- getting registered as a PayFac by a card network through an acquiring bank;
- signing an agreement with an acquirer/processor to get a point of entry into the banking system;
- being underwritten as a PayFac by an authorized acquiring bank;
- meeting insurance requirements, specific to payment facilitators;
- setting up merchant onboarding and compliance systems;
- setting up merchant management, monitoring, and funding systems
- developing or integrating with an existing payment gateway platform;
- getting level 1 PCI certified;
- developing consumer and merchant fraud prevention mechanisms.
To provide payment facilitation services, your business must find an acquiring partner that supports your desired payment types and MCC codes. Understanding the payment facilitator model and merchant lifecycle (including onboarding, funding, reporting, chargeback handling, and other functions) will help you generate new revenue streams from payments and avoid costly mistakes along the way.
Between ISOs and Payment Facilitators
Accoding to statistics, ISOs are gradually vacating the space for payment facilitators. So, is a payment facilitator always a better option than an ISO? Let us compare the two models. How do ISOs make money? They resell merchant accounts, issued by acquiring banks, to prospective merchants. How do payment facilitators make money? They handle merchant lifecycle and improve payment experience for customers of their sub-merchants. At the same time, PayFacs assume higher responsibility than ISOs. However, in reward they get their rightful share of merchant services fees.
More and more businesses are looking for partners which would allow them to start processing payments as soon as possible and make this processing experience smooth and seamless. Payment facilitators offer them such an option.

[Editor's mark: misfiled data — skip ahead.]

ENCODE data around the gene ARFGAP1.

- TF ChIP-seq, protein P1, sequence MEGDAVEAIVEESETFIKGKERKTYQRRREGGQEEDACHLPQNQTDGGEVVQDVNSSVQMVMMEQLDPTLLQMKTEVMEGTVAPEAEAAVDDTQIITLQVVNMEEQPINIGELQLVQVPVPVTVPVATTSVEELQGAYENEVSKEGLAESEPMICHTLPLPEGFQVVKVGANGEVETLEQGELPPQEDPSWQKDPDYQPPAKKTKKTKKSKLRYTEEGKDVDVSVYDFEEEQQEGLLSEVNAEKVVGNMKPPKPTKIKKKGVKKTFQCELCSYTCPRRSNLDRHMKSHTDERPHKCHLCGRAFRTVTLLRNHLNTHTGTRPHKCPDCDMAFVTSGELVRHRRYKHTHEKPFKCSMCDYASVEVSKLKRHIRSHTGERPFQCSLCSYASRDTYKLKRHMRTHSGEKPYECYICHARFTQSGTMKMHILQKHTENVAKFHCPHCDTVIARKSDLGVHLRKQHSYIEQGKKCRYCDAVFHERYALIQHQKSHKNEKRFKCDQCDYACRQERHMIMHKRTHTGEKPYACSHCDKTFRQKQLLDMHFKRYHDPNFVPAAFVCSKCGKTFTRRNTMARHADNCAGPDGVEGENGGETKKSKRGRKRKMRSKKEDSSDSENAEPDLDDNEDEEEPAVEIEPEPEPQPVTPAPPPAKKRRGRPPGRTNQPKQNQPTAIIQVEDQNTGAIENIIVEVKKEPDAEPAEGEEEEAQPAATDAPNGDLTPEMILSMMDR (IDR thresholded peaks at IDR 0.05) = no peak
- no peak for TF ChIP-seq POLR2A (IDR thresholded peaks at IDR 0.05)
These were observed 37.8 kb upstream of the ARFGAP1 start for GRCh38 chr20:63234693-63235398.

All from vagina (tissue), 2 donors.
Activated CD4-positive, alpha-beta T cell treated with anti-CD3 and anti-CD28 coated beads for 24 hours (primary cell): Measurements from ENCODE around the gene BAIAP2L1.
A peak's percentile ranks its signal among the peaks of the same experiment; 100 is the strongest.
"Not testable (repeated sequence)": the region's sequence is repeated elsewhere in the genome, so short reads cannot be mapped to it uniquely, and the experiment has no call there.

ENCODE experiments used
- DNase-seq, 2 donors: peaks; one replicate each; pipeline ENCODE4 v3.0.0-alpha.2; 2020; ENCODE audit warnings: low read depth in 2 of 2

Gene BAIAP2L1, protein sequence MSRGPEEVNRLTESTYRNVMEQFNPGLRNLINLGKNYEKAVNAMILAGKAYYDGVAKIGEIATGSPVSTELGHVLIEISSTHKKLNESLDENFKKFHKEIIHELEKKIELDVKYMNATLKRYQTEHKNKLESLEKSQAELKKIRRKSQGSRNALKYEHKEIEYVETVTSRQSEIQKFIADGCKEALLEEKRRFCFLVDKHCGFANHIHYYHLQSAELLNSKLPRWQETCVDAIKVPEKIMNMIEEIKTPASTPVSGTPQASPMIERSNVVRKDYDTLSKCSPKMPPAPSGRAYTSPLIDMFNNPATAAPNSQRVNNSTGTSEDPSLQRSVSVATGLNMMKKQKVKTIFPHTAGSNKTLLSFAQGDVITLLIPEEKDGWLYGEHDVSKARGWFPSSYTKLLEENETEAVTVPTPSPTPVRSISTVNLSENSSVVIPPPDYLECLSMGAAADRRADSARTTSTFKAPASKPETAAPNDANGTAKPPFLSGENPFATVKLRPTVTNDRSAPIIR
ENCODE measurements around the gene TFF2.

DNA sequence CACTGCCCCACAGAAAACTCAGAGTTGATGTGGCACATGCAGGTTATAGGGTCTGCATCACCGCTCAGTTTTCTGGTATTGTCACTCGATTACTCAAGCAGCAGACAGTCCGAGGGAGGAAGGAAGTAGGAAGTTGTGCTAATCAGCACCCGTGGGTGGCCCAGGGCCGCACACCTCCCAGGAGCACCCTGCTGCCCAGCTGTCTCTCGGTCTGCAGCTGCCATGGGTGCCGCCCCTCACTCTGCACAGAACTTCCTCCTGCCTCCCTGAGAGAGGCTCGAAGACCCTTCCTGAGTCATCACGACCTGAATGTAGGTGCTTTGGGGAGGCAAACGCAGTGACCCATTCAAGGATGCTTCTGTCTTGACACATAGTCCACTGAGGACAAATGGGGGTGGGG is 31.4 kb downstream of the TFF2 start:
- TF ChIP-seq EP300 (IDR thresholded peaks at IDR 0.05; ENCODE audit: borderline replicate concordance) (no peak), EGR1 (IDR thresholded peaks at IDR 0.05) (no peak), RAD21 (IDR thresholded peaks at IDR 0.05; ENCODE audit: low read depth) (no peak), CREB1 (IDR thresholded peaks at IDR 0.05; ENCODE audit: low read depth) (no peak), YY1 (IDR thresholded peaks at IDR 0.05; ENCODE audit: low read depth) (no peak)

Options for ISOs
So, are there any other options allowing ISOs to stay afloat, beside becoming payment facilitators?
- An ISO can become a merchant services consultant, as it is, usually, an expert in the industry.
- Another option for an ISO is to become a wholesale ISO. Wholesale ISOs have diversified customer relationships and acquirer partnerships. Another advantage is that chargeback rates for wholesale ISOs are calculated as average across all their merchants. As a result, many high-risk merchants find it beneficial to operate “under an umbrella” of a wholesale ISO.
- Next-generation ISO (or next-gen ISO) is a relatively new conept, defining a business that not only refers prospective merchants to acquirers, but also offers a value-added technological solution. Therefore, just like many PayFacs, next-gen ISOs fall within the category of value-added resellers (or VARs).
As we can see, the flavors of referral services models are quite diverse (although the official term used by banks and card networks is, usually, “payment service provider”). You can find more information about these flavors in our respective article.
If you’re considering becoming a payment service provider or payment facilitator, as the demand for these services continues to grow, you need to clearly understand all the aspects of the process. It is important to identify the specific model that you want to follow and ensure that you have necessary banking relationships, procedures, and software to handle the needs of the respective market segment.
Visit the UniPayGateway website if you are interested in the diagram illustrating this topic. You are also welcome to watch a short videoguide and download our free white paper for merchants that want to become payment facilitators.